CARAVAN: Art as a Path to Grassroots Peace

Sheikh Abdel Aziz of the Azhar and Bishop Mouneer of the Anglican Church, observing the CARAVAN artwork.

Sheikh Abdel Aziz of the Azhar and Bishop Mouneer of the Anglican Church, observing the CARAVAN artwork.

So much is wrong with the Arab world today, it can obscure all that is right. At the heart of both are interfaith relations, and the CARAVAN art exhibition showcases the good while addressing the bad. International in scope, its contributions stretch across continents, touching the famous and simple alike.

“We know much more about the West than the West knows about us,” said award-winning Egyptian actor Khaled el-Nabawi at the Cairo opening on March 4. “But art is sincere and can help us build bridges.”

The event was held at the upscale Westown Hub residential complex, and Nabawi is one of the famous, a group often associated with the arts scene. Prior to Cairo, CARAVAN presented at the acclaimed Eglise Saint-Germain-Des-Pres in Paris, and will travel next to St. Martins-in-the-Field, at the famous Trafalgar Square in London.

But it is the simple who are most affected by strife between the religions. And the arts often bypass them.

CARAVAN began in Cairo in 2009, seeking to promote interreligious peace and build cultural understanding. Nabawi’s words were well-chosen, for this year’s exhibition is entitled The Bridge. 47 premiere and emerging artists, all with connections to the Middle East, designed works specifically to highlight the unity of the peoples of the region – Muslim, Christian, Jewish, Arab, and Persian.

“There is no true conflict between religions in their essence,” said Sheikh Abdel Aziz el-Naggar of the Azhar, also appearing at the opening. “It comes from those who use religion for their domestic or international interests.”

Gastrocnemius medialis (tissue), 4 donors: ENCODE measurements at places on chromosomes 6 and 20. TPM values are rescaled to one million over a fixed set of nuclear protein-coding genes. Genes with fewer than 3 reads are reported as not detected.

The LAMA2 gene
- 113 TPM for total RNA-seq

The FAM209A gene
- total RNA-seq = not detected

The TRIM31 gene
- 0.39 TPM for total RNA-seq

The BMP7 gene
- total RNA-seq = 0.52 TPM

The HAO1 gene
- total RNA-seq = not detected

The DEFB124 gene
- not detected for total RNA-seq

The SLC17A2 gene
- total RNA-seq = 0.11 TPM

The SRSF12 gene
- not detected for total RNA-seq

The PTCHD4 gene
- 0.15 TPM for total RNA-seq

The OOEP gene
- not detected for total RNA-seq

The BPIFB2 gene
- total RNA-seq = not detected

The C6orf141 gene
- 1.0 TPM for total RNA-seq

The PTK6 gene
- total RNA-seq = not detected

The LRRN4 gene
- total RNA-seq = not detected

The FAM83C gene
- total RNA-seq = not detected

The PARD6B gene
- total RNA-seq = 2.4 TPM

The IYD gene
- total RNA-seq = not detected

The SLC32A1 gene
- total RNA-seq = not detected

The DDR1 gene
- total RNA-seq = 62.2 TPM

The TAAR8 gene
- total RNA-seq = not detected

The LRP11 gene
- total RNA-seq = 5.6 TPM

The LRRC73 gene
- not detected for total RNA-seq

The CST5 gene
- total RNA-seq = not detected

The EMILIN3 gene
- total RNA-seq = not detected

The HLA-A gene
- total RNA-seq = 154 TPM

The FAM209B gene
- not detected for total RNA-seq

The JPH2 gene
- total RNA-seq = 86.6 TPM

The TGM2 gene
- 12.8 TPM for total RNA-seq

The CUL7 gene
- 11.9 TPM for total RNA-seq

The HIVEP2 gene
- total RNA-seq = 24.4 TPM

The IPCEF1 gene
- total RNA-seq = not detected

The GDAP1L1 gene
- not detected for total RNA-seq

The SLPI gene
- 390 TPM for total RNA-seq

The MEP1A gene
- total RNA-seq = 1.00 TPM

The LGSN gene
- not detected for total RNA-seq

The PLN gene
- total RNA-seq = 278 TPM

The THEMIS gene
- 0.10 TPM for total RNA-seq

Perhaps this is a message readily received by arts aficionados in Europe and upper-class Egypt. But what about the common man, manipulated by forces touching his faith?

“We as a church believe in dialogue,” said Bishop Mouneer Hanna Anis of the Episcopal Church in Egypt, prior to introducing his Ahzar colleague. “But especially after 9-11, there have been many efforts between men of religion that have not impacted reality as these conflicts continue.”

Something more is needed, and Anis praised CARAVAN specifically.

“We have to be creative so that dialogue reaches the people,” he said. “Paul-Gordon has done this through art, to help build harmony between cultures, and to bring people together.”

Paul-Gordon Chandler is the founder of CARAVAN. An American, he grew up as a minority Christian in mostly Muslim Senegal. He was deeply influenced by the local arts scene, but also disturbed by the tensions between the two faiths.

There has to be a better way, he thought, but it was not until his years as an Episcopal priest in Cairo’s St. John’s Church that a vision began to form. So while he now tours the world highlighting the religious unity represented in Middle East artists, he desires to see something greater take hold.

“In the Middle East the public visibility of things is very important, it gives credibility to endorse at the grassroots,” he said. “It is part of acclimatizing the environment toward positive religious relations.”

High-profile public events make possible the changes at street level. 40 percent of proceeds from art sales will benefit Educate Me, an educational initiative supporting the children of an underprivileged neighborhood in Giza. Last year, $48,000 was given to projects in Egypt and Morocco.

Spin-off projects for CARAVAN are in development in Jordan and Tunisia, and a Maltese-themed initiative will soon tour every nation of the Mediterranean. Middle Eastern art emerges from the region and is taken to the West, but it also returns to spread the message at home.

And lest one think the message of interfaith harmony for the West is only given to like-minded elites, Chandler is also taking The Bridge to rural settings in the United States where misunderstanding of the Arab world is prevalent.

“Art provides a context to address the issues indirectly,” said Chandler. “Art doesn’t stop conflict, but that is not its function. It can’t change events but it can change people.”

And this, for Nabawi, is the hope for CARAVAN and other artistic endeavors in the region. “I am convinced that humanity will prevail,” he said.

“Art is the only thing that can solve what politics breaks.”

This article was originally published at the Anglican diocese website.

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